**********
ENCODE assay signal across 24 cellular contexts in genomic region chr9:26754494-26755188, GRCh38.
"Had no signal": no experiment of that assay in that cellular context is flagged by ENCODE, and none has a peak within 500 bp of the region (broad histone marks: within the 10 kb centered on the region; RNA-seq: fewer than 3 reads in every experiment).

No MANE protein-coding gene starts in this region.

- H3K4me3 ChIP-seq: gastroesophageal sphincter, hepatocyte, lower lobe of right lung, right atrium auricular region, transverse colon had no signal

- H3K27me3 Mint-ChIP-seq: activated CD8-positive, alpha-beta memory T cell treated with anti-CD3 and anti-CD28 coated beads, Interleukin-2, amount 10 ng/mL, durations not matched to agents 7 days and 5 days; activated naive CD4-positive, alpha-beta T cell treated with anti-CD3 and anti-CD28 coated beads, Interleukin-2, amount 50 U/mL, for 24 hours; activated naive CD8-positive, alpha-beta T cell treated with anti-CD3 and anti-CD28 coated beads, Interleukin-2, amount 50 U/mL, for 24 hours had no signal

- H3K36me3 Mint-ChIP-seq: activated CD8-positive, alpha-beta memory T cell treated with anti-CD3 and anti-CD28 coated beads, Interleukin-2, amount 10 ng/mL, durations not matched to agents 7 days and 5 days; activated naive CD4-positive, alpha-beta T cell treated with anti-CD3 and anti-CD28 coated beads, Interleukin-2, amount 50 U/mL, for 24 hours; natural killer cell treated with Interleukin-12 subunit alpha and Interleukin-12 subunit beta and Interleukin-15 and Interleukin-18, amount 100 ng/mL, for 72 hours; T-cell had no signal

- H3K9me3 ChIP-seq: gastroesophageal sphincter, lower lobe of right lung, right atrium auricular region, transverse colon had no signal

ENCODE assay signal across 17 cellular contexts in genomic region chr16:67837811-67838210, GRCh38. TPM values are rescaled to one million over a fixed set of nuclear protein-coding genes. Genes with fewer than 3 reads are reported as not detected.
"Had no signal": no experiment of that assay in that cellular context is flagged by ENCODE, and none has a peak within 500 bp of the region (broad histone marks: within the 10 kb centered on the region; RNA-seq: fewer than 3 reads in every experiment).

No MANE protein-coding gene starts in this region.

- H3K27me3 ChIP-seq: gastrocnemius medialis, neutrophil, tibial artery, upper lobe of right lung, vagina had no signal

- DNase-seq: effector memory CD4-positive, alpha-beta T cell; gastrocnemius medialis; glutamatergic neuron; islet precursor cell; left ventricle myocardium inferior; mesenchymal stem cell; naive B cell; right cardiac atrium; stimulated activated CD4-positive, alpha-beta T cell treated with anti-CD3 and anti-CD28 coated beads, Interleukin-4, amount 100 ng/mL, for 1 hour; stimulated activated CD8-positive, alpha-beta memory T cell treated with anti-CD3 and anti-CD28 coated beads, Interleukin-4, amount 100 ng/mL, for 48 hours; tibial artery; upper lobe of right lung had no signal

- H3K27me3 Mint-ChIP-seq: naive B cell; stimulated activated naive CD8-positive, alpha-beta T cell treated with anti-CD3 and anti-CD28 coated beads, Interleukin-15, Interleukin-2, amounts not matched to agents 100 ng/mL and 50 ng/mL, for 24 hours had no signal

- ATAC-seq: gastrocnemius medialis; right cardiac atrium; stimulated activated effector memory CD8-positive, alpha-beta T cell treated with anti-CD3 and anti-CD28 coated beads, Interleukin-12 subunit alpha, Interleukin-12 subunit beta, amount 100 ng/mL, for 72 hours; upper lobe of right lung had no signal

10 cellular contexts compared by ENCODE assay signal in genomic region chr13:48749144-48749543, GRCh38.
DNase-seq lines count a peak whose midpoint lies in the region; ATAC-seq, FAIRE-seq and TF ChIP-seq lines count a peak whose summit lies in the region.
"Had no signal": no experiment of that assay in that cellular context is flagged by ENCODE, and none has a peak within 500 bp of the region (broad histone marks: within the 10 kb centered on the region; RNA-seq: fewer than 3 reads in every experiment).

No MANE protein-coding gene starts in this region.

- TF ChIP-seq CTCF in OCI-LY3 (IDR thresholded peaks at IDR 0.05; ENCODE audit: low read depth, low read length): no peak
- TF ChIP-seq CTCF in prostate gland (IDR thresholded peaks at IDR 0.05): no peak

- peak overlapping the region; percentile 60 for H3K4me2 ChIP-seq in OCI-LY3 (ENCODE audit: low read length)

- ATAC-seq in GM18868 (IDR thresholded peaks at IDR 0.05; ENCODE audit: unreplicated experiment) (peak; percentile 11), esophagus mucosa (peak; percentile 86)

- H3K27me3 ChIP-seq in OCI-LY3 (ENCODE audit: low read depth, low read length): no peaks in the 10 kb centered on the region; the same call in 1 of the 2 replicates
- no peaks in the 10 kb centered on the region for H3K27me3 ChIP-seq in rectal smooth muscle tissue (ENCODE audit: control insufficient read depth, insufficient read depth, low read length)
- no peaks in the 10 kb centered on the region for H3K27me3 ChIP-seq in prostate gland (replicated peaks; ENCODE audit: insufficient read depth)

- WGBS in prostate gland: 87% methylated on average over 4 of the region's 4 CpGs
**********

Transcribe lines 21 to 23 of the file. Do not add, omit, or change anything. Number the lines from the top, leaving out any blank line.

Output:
- peak overlapping the region; percentile 60 for H3K4me2 ChIP-seq in OCI-LY3 (ENCODE audit: low read length)

- ATAC-seq in GM18868 (IDR thresholded peaks at IDR 0.05; ENCODE audit: unreplicated experiment) (peak; percentile 11), esophagus mucosa (peak; percentile 86)

- H3K27me3 ChIP-seq in OCI-LY3 (ENCODE audit: low read depth, low read length): no peaks in the 10 kb centered on the region; the same call in 1 of the 2 replicates